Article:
Okhotske-Kamchatkan BioProvince

This BioProvince (as defined by Armen Takhtajan) includes most of Kamchatka (but not its forest tundra region), Karagin Island, the western shores of the Okhotsk Sea (Okhotia) and adjacent islands, the western shores of the Tatar Straits south to the the Bay of Soviet Gavan, the lower Amur River, northern Sakhalin, the northern Kuril Islands, the Commander Islands and the western and middle Aleutian Islands. The geology is varied and complex. Kamchatka lies on a granitic base largely buried under basaltic and andesite layers and the area is volcanically active. Climatically the area can be described as cold with short summers. Throughout winter much of the lowlands have continuous snow cover and although it starts to disappear in June, thick snowdrifts can persist for much longer. The cold Ochotske Sea with ice along its western shores until late spring has a cooling effect on the surrounding areas and the cold prevailing on-shore wind restricts plant growth. In the uplands snow patches remain until mid August and the higher mountains and volcanoes remain covered in snow throughout summer. Heavy summer rain is rare but autumn typhoons can affect much of the area bringing torrential rain and high winds. In wintertime horrendous snowstorms (purga) occur which may last up to three days. The flora comprises three enedemic genera and over 200 endemic species.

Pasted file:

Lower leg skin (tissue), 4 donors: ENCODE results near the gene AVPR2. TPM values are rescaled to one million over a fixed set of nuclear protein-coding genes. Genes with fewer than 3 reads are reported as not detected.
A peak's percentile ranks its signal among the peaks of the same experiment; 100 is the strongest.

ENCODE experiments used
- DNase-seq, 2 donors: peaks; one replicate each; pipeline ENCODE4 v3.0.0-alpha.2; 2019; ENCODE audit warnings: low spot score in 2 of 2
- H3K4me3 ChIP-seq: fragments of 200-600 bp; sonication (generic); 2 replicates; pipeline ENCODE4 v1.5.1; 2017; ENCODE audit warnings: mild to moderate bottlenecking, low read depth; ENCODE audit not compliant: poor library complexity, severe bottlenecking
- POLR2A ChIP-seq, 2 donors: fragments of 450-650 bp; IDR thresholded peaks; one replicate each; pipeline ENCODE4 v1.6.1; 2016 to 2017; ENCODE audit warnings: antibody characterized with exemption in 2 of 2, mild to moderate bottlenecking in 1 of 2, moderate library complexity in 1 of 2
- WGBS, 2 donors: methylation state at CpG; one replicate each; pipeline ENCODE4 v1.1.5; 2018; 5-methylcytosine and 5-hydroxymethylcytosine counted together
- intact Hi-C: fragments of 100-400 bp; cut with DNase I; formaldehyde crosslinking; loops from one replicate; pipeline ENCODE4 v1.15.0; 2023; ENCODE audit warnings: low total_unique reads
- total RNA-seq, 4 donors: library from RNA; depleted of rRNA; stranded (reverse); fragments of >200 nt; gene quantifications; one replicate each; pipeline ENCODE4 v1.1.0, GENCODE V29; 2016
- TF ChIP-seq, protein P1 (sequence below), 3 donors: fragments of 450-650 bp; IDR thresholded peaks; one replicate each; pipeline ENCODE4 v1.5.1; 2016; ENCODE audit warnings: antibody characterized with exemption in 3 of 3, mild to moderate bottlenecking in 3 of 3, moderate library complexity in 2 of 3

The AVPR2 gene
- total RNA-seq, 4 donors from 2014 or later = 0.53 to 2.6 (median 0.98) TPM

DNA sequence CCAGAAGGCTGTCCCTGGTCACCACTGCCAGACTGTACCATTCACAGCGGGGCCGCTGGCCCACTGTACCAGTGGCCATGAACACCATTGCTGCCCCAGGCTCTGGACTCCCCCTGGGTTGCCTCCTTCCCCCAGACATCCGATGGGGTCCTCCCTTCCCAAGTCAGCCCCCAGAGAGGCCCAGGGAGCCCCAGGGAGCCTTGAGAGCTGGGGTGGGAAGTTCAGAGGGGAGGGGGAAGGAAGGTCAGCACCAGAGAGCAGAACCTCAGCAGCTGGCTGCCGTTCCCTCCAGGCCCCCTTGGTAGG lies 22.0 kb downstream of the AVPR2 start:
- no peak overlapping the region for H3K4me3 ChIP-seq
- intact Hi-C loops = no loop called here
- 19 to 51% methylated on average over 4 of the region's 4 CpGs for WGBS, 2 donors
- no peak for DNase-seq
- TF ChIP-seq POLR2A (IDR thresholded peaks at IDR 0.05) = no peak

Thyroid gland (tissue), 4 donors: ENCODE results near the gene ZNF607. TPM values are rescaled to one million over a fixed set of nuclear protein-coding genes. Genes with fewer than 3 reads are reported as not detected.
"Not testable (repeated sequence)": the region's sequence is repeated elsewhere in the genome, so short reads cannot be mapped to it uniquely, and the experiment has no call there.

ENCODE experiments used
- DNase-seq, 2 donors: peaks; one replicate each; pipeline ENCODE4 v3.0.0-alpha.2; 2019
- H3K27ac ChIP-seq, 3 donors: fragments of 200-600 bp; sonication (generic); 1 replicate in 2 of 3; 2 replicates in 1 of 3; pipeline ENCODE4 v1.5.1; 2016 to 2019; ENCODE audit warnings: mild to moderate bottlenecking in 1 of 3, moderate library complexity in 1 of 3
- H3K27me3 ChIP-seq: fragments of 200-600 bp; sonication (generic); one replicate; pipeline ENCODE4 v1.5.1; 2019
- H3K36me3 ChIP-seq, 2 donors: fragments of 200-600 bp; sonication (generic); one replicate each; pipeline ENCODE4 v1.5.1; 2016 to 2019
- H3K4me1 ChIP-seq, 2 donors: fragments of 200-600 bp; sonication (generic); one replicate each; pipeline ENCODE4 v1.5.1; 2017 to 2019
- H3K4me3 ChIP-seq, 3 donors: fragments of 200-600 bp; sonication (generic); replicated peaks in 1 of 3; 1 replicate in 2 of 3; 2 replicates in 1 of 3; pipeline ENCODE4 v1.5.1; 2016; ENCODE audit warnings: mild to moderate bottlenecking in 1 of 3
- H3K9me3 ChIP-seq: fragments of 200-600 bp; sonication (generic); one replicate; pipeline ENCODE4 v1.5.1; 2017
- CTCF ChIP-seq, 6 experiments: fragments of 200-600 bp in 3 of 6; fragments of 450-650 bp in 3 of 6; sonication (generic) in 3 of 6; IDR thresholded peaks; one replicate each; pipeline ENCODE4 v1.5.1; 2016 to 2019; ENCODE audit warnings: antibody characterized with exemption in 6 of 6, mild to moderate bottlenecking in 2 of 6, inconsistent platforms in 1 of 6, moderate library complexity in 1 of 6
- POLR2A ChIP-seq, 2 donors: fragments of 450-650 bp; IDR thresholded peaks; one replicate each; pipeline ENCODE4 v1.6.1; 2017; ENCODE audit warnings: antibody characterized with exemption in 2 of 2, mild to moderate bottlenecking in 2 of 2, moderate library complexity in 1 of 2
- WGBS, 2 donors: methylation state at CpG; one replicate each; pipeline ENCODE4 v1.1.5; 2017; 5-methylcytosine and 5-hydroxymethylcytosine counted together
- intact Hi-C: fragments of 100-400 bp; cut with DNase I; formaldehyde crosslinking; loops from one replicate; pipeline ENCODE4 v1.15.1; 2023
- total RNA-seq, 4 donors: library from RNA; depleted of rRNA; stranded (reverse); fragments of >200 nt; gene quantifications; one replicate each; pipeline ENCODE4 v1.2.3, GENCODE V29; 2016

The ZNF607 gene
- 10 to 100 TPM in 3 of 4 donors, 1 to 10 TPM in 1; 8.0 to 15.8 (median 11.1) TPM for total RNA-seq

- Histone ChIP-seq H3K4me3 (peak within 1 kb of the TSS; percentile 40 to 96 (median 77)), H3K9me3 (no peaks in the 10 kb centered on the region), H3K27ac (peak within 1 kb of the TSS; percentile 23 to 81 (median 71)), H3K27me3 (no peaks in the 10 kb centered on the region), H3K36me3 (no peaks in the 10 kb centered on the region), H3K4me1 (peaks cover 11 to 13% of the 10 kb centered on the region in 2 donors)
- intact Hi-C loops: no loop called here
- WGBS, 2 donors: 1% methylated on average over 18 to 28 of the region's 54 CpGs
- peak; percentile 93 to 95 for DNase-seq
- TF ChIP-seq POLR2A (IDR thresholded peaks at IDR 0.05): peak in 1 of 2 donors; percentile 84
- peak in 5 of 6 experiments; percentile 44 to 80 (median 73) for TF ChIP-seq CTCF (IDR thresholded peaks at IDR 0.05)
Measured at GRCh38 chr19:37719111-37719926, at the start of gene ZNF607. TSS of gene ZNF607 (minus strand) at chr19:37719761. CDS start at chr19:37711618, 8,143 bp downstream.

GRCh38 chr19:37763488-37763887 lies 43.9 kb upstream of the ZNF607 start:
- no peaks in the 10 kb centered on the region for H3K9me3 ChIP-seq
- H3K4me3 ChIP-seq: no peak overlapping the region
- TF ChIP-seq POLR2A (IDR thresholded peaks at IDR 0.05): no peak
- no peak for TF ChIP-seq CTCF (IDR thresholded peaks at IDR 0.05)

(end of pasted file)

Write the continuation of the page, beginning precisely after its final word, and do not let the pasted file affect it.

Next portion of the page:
The following accounts for this BioProvince have been written or will be written with particular reference to endemic and locally important species. Accounts available are displayed in green or yellow. Those displayed in red are either in the pipeline or awaiting expert contributions.


Major Ecosystems
Endemic Vascular Plant Flora
Bryophyte Flora
Fungus Flora
Lichen Flora
Invertebrate Fauna
Amphibian Fauna
Reptile Fauna
Bird Fauna
Mammal Fauna
Conservation Status